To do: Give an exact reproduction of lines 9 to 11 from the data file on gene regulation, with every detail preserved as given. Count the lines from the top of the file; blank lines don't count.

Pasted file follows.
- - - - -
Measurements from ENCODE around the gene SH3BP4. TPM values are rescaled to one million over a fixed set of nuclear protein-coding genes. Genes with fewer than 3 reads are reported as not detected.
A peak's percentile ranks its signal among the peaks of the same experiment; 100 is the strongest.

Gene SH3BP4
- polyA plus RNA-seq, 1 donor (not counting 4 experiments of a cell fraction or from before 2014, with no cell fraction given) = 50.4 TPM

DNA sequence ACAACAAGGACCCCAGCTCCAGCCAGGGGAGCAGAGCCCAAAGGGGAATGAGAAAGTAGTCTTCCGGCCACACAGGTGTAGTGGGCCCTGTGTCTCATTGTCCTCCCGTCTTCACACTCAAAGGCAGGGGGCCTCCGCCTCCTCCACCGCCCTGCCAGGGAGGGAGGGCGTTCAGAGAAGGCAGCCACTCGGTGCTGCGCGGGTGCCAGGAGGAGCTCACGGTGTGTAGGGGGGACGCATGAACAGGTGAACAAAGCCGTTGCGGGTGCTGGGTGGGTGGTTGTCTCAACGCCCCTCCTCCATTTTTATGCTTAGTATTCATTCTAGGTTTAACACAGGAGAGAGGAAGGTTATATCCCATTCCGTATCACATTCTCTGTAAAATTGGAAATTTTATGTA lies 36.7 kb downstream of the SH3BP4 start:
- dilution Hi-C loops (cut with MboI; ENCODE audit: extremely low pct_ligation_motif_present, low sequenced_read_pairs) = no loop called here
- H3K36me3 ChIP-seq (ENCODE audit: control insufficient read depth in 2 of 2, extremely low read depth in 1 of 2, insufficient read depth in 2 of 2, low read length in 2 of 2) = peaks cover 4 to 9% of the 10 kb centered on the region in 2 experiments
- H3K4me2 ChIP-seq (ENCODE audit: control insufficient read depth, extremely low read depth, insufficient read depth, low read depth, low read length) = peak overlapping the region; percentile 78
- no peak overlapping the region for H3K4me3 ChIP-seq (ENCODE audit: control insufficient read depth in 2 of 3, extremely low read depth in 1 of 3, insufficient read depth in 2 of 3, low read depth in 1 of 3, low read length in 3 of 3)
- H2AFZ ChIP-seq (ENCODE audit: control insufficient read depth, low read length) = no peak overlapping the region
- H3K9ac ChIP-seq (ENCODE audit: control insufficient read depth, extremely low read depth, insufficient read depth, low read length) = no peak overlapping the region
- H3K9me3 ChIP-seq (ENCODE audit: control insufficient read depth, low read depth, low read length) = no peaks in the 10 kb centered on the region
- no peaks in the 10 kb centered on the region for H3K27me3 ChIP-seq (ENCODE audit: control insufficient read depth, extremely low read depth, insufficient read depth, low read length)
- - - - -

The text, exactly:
- no peak overlapping the region for H3K4me3 ChIP-seq (ENCODE audit: control insufficient read depth in 2 of 3, extremely low read depth in 1 of 3, insufficient read depth in 2 of 3, low read depth in 1 of 3, low read length in 3 of 3)
- H2AFZ ChIP-seq (ENCODE audit: control insufficient read depth, low read length) = no peak overlapping the region
- H3K9ac ChIP-seq (ENCODE audit: control insufficient read depth, extremely low read depth, insufficient read depth, low read length) = no peak overlapping the region